169 posts tagged "Guido Palau"
For those of you wondering if the Spring sentiment that sent models to the salon in droves in search of bobs and bowl cuts would return for Fall, the answer appears to be yes. As the shows officially come to an end today, with yet another wig moment at Louis Vuitton, we can confirm that designers are still very much feeling compelling crops. So can Guido Palau. “A lot of people want to see short hair this season,” Palau said backstage at Jean Paul Gaultier, where he was busy trimming “patchwork,” clipped-on-top mullets—a request that he, personally, has been fulfilling with frequency.
It all started at Dior Couture, where the Redken creative consultant gave every girl a convincing pixie cut. Then Palau honed his wig-shaping skills at Marc Jacobs, fashioning an army of Edie Campbells, the Brit It girl he gave a black dye job and a Joan Jett shag for an editorial months earlier. But it didn’t stop there. Sam McKnight picked up the torch at Clements Ribeiro in London, fashioning veritable faux-hawks, a style he reproduced at Fendi in Milan with tight braids accessorized with fox-fur hair pieces a few days later. Next up was Eugene Souleiman’s Rei Kawakubo tribute at Yohji Yamamoto, for which he replicated the Comme des Garçons designer’s architectural black bob, and the stunning pin curls Luigi Murenu designed for Riccardo Tisci’s breathtaking Givenchy collection. Then Karl Lagerfeld got in on the act at Chanel, ordering up colored, similarly graphic hats that sat on top of McKnight’s “done but not done” center-parted strands, thus creating a deceptively short silhouette on top of a long one. This morning, Palau brought it full circle, giving every one of Jacobs’ Louis Vuitton models—Kate Moss included—a “fifties, sort of French Left Bank” bob that was heavy on the mousse for an out-all-night effect.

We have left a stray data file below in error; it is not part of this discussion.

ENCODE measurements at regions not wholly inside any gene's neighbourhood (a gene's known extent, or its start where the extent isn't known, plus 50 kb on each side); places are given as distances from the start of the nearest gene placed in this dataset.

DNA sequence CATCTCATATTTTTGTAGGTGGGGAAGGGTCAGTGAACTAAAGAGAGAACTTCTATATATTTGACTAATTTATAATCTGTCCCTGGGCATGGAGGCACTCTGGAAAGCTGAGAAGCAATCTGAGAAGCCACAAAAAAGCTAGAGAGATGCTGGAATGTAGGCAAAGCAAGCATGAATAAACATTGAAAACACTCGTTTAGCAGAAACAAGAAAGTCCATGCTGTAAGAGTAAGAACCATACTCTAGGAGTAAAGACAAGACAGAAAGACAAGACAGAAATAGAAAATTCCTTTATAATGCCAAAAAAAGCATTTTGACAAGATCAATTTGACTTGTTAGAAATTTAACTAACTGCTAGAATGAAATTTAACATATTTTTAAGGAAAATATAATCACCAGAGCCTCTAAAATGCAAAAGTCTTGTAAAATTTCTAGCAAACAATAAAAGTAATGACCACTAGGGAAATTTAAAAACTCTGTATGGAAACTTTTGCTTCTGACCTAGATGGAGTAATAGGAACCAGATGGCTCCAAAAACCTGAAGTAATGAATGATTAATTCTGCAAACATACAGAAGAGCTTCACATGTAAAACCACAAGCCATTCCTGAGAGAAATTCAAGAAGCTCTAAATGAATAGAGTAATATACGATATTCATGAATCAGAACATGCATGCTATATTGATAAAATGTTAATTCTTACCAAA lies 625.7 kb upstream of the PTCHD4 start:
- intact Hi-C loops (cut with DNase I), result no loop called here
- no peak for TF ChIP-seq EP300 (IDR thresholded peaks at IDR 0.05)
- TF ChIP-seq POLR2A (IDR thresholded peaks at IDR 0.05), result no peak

The season’s overarching punk undertones may have had something to do with the wealth of conceptual cuts that made it onto the runway; nothing captures the subculture’s DIY attitude quite like lopping off excessive length. Suffice it to say, if you’ve ever considered parting ways with your long locks, now would be a great time to do it.
“The braid is part of the language of the beauty here,” Guido Palau said backstage at Valentino—a language, it should be noted, that has garnered almost as much attention as Maria Grazia Chiuri and Pierpaolo Piccioli’s gorgeous collections for this house. (Red-carpet watchers will fondly remember the plaited coronets Palau constructed four seasons ago that made a seamless—and well-documented—transition off the runway.) “They really understand what women want with beauty,” Palau continued, explaining the design duo’s low-on-product, high-on-accessibility aesthetic—the “I could look like that” factor that comes with the soft, pure, innocent styles they so often request.
For Fall, Palau prepped strands with Redken’s Satinwear 02 Ultimate Blow-Dry Lotion before devising a center part and weaving a simple three-section braid through extended lengths that were slung over models’ left shoulders. Referencing Flemish painters, as well as nodding to the seventies and Victoriana, he fastened a thick black leather band around the head and over the ears for a “monastic” touch.